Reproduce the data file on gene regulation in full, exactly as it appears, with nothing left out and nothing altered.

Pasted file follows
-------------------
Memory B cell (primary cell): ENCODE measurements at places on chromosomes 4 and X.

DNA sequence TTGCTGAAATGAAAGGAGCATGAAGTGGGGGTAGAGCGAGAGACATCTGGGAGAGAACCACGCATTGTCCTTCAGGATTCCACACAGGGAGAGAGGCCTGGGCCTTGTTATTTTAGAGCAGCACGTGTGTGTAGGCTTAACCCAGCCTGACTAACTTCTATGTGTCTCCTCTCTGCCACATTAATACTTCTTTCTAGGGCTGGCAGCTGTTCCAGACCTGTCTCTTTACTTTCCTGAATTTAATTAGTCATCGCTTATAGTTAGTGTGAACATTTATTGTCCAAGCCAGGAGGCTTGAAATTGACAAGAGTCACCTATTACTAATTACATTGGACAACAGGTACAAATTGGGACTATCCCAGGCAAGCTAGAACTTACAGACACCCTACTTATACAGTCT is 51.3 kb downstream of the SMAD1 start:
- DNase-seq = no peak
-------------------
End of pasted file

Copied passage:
Memory B cell (primary cell): ENCODE measurements at places on chromosomes 4 and X.

DNA sequence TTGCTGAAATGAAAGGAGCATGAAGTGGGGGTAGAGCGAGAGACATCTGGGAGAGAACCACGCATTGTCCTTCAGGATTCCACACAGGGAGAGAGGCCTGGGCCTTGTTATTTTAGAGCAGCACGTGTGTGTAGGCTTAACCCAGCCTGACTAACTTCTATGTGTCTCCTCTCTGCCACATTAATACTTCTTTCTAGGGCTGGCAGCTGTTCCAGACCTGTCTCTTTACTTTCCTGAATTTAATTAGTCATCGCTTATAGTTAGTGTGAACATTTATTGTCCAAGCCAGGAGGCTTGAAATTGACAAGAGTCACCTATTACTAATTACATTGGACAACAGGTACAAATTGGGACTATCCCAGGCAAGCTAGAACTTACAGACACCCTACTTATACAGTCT is 51.3 kb downstream of the SMAD1 start:
- DNase-seq = no peak